Surprisingly, it’s been more than 10 years since most people have had a hearing assessment.
Harper is one of them. She reports to her doctor for her yearly medical exam and has her teeth cleaned every six months. She even gets her timing belt changed every 6000 miles! But she never remembers to schedule her hearing exam.
Hearing evaluations are important for a wide variety of reasons, early detection of hearing loss being one of the more essential. Harper’s ears and hearing will remain as healthy as possible if she knows how frequently to get her hearing checked.
So, just how often should you get a hearing assessment?
If the last time Harper took a hearing assessment was over a decade ago, that’s alarming. Or maybe it isn’t. Our reaction will differ depending on how old she is. That’s because we have different guidelines based on age.
- For individuals over 50: The general suggestion is that anybody above the age of fifty should make an appointment for annual hearing evaluations. As you age, the noise damage you’ve sustained over a lifetime can begin to accelerate, which means hearing loss is more likely to start impacting your life. Moreover, as we get older we’re more likely to have other health conditions that can have an impact on hearing.
- For individuals under 50: It’s generally recommended that you get a hearing test once every three to ten years or so. There’s no harm in getting your ears checked more often, of course! But once every decade is the bare minimum. And you should be cautious and get tested more often if you work in an occupation that tends to be noisy or if you go to a lot of concerts. It’s fast, simple, and painless so why wouldn’t you?
You need to have your hearing checked if you experience any of these signs.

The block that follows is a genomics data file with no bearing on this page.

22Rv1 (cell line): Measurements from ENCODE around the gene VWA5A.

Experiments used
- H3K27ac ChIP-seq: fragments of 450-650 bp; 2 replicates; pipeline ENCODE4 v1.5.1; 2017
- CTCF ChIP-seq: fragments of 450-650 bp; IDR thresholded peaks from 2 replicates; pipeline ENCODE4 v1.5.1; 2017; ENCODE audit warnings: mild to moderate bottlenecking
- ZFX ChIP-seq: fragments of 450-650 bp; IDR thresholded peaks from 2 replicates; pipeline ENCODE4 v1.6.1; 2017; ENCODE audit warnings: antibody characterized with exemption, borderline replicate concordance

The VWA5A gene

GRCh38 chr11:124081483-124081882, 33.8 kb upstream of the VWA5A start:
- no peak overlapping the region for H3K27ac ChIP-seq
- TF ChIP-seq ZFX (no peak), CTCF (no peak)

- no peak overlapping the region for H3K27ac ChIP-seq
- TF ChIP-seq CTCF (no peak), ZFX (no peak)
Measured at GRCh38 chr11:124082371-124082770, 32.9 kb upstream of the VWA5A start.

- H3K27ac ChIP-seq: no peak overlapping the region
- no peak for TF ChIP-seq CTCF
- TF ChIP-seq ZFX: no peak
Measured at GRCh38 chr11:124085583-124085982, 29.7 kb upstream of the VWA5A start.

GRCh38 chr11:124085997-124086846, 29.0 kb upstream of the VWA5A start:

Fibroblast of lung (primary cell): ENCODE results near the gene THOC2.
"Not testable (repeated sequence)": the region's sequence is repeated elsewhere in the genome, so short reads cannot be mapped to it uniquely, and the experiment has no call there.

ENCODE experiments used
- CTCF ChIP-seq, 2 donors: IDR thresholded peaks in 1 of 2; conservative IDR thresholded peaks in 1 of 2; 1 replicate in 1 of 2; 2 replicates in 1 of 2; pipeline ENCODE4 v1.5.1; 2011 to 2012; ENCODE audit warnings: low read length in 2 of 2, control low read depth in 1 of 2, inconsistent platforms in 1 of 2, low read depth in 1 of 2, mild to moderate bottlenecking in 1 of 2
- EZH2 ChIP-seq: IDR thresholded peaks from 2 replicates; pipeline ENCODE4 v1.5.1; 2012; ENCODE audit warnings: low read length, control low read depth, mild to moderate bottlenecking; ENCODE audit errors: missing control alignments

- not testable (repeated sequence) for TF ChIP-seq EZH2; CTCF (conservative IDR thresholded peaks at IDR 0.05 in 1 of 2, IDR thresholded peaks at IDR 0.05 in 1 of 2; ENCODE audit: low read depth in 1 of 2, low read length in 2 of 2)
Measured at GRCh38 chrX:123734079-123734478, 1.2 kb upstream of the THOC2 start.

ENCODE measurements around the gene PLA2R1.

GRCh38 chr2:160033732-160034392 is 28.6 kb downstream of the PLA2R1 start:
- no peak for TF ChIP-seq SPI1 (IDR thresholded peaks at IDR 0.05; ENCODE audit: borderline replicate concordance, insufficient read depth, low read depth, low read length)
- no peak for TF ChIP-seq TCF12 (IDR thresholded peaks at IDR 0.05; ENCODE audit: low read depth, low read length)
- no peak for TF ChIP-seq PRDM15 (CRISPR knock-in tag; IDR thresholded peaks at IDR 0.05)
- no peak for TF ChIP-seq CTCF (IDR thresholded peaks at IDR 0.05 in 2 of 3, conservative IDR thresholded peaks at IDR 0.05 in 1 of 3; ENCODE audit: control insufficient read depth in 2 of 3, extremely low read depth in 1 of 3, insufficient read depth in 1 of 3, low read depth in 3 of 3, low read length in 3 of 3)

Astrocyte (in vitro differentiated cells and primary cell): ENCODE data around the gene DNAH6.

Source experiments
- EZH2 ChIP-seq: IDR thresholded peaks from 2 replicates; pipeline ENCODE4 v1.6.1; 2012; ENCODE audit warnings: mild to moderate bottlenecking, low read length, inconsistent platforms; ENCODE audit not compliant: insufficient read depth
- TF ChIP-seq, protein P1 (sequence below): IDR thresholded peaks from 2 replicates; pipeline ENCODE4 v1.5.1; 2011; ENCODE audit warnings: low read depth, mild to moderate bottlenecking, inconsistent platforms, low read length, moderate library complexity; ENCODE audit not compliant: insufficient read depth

Needless to say, your annual (or semi-annual) hearing test isn’t the only good time to schedule an appointment with us. Symptoms of hearing loss might begin to surface. And in those situations, it’s important to contact us and schedule a hearing assessment.
Here are a few indications that you need a hearing test:
- Having a really tough time hearing people when talking on the phone, mobile or otherwise.
- Sudden hearing loss in one ear.
- Having a hard time hearing consonants (in general, consonants are spoken in a higher wavelength than vowels, and it’s those high-frequency sounds that are frequently the first to go as hearing loss sets in.)
- Asking people to slow down or repeat themselves during a conversation.
- You’re having a difficult time making out conversations when you’re in a noisy setting.
- Turning your television or car stereo up to excessively high volumes.
- Your ears seem muffled like you had water in them.
It’s a strong hint that it’s time to get a hearing test when the above warning signs start to add up. You’ll know what’s going on with your ears as soon as you come in for a test.
What are the benefits of hearing testing?
There are plenty of reasons why Harper may be late in having her hearing test.
It may have slipped her mind.
Maybe she’s intentionally avoiding thinking about it. But there are concrete advantages to getting your hearing examined per guidelines.
Even if you believe your hearing is perfectly healthy, a hearing test will help set a baseline reading, which makes deviations in the future easier to detect. If you can catch your hearing loss before it becomes obvious, you can better safeguard it.
The reason for regular hearing tests is that somebody like Harper will be able to detect issues before her hearing is permanently damaged. Your ears will stay healthy longer by having these regular screenings. If you let your hearing go, it can have an affect on your general health.